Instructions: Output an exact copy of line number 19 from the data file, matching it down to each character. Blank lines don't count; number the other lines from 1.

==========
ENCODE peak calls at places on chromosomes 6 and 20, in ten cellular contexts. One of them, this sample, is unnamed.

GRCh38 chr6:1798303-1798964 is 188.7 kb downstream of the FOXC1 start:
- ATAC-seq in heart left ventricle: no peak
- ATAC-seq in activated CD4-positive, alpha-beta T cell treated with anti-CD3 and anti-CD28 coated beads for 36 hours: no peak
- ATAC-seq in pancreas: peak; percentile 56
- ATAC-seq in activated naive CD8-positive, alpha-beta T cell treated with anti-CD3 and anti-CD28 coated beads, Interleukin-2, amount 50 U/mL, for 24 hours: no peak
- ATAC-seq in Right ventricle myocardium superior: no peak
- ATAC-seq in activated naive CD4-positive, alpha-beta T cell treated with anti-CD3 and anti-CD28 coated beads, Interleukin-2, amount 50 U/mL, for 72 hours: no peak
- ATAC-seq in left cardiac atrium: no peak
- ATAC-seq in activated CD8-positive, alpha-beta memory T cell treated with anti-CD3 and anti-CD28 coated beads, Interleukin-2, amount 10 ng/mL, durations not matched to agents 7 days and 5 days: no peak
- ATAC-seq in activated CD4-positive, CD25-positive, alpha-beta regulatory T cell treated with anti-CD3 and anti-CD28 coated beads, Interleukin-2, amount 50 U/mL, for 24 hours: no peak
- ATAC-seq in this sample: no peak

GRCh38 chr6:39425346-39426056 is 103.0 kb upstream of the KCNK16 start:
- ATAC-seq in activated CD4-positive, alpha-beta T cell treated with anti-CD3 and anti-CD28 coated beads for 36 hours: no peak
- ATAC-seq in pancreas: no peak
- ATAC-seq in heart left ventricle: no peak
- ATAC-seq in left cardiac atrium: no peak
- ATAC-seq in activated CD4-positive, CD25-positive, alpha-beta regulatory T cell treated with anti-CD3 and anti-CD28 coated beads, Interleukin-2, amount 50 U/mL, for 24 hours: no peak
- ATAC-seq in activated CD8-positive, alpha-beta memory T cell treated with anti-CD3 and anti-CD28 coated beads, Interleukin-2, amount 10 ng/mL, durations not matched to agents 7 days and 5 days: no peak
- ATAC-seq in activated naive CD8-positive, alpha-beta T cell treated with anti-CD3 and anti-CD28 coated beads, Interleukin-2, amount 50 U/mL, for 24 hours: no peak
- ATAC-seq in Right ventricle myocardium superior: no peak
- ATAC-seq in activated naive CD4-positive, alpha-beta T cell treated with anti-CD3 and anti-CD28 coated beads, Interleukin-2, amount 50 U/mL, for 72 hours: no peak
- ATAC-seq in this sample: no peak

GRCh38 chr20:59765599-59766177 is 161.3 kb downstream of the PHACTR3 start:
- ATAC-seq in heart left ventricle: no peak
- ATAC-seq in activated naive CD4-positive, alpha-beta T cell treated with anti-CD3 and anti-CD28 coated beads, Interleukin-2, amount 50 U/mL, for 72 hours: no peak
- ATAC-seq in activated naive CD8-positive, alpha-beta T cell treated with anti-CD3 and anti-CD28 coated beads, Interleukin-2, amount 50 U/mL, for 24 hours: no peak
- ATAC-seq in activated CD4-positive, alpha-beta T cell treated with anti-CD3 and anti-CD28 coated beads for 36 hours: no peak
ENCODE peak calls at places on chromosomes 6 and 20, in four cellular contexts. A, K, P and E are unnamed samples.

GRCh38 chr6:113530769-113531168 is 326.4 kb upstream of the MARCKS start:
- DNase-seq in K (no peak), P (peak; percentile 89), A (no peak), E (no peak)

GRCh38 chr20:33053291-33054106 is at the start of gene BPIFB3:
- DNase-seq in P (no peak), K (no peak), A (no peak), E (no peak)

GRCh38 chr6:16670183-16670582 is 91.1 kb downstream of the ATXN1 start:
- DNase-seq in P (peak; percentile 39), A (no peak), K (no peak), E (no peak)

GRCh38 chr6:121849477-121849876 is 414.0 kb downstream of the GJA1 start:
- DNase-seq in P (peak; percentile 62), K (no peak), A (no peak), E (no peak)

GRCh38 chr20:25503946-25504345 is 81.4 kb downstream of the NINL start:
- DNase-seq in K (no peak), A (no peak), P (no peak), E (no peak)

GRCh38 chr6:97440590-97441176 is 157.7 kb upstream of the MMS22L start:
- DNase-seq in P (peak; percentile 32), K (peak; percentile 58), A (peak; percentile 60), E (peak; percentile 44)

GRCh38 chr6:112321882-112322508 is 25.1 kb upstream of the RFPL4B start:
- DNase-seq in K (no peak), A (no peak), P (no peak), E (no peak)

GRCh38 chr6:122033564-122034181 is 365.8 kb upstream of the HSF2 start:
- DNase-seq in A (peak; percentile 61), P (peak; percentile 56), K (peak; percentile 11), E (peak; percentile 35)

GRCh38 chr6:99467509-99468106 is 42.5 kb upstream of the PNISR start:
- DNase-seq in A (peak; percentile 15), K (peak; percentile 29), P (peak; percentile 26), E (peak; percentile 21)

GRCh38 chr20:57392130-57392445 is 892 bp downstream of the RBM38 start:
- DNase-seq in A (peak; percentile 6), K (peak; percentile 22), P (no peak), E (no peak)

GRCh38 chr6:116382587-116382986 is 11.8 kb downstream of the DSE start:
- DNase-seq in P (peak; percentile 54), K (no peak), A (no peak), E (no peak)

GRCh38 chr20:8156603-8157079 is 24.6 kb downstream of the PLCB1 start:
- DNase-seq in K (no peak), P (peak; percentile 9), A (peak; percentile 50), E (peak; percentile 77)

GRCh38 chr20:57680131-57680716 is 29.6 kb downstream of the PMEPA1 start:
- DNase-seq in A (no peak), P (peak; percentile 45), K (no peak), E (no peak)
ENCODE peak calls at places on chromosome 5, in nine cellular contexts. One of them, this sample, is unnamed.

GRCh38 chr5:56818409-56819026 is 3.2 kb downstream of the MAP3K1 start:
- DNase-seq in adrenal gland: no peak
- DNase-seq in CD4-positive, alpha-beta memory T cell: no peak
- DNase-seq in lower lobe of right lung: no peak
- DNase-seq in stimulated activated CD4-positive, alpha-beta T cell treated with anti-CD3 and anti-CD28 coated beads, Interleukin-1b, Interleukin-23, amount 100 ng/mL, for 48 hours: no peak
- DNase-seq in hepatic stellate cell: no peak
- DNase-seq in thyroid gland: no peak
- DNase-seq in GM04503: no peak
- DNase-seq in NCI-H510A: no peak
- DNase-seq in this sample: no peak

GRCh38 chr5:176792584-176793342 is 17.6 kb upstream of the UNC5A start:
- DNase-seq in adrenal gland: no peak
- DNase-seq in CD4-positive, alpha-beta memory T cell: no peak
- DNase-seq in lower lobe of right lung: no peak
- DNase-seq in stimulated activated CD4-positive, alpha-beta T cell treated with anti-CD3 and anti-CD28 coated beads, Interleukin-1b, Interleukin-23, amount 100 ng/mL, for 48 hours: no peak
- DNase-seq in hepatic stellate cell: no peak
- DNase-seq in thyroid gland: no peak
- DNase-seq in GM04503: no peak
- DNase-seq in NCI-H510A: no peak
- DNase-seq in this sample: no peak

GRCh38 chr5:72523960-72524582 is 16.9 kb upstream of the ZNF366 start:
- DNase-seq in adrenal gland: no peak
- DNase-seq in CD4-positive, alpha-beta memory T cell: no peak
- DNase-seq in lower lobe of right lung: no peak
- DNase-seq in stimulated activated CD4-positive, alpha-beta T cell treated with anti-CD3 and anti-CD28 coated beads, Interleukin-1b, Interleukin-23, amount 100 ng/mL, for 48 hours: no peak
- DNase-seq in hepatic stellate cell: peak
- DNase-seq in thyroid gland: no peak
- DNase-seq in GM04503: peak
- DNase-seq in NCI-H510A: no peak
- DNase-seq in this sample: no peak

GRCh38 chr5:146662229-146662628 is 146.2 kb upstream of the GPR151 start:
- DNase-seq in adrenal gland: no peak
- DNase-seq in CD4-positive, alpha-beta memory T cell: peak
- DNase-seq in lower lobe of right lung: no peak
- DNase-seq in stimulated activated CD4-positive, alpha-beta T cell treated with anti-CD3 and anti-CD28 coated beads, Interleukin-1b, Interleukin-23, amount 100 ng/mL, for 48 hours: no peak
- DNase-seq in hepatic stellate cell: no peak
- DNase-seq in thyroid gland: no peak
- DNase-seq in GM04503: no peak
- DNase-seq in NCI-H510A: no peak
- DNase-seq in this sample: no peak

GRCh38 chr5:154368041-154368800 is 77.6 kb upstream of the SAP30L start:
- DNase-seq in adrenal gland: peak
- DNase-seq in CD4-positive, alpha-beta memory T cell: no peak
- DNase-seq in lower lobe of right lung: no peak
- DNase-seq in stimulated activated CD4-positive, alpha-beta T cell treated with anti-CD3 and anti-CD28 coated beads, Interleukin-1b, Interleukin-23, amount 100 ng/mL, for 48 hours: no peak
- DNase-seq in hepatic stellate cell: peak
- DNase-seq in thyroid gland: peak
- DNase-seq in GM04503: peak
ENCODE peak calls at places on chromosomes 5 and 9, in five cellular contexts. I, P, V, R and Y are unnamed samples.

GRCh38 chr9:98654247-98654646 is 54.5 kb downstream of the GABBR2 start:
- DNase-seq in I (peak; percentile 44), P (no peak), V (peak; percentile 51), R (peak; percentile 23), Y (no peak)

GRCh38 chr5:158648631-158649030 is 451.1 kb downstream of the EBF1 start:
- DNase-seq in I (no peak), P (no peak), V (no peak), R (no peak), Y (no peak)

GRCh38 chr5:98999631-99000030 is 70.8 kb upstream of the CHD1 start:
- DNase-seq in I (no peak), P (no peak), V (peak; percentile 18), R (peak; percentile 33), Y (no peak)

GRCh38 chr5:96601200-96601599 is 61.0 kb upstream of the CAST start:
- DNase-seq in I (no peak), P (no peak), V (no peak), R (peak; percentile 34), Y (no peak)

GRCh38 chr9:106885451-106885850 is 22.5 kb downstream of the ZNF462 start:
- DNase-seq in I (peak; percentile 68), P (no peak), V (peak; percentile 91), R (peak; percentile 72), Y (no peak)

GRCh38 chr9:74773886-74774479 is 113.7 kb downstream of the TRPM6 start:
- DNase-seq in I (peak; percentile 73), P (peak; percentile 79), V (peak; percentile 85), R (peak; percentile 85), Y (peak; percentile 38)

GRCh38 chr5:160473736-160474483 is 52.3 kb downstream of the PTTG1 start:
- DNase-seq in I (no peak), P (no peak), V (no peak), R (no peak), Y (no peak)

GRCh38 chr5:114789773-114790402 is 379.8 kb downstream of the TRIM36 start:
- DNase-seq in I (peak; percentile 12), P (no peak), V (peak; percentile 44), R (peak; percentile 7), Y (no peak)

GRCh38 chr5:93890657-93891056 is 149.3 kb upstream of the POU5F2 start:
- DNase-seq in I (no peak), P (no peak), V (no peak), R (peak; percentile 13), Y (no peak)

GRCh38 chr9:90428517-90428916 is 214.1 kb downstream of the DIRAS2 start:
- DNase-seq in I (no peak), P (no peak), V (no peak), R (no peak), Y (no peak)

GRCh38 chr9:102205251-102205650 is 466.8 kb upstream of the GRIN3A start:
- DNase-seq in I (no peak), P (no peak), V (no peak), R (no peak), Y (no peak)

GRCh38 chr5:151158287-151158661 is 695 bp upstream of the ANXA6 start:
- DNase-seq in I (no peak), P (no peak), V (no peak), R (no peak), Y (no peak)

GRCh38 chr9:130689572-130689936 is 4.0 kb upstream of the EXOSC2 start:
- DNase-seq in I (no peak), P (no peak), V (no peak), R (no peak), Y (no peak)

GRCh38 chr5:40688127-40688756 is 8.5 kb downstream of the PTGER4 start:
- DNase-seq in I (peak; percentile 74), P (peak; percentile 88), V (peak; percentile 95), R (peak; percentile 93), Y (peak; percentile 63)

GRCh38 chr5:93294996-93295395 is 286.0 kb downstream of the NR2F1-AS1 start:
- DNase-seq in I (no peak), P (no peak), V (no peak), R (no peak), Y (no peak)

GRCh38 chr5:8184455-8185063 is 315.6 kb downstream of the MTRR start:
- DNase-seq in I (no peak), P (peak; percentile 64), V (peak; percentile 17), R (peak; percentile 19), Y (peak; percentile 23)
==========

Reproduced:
- ATAC-seq in activated CD8-positive, alpha-beta memory T cell treated with anti-CD3 and anti-CD28 coated beads, Interleukin-2, amount 10 ng/mL, durations not matched to agents 7 days and 5 days: no peak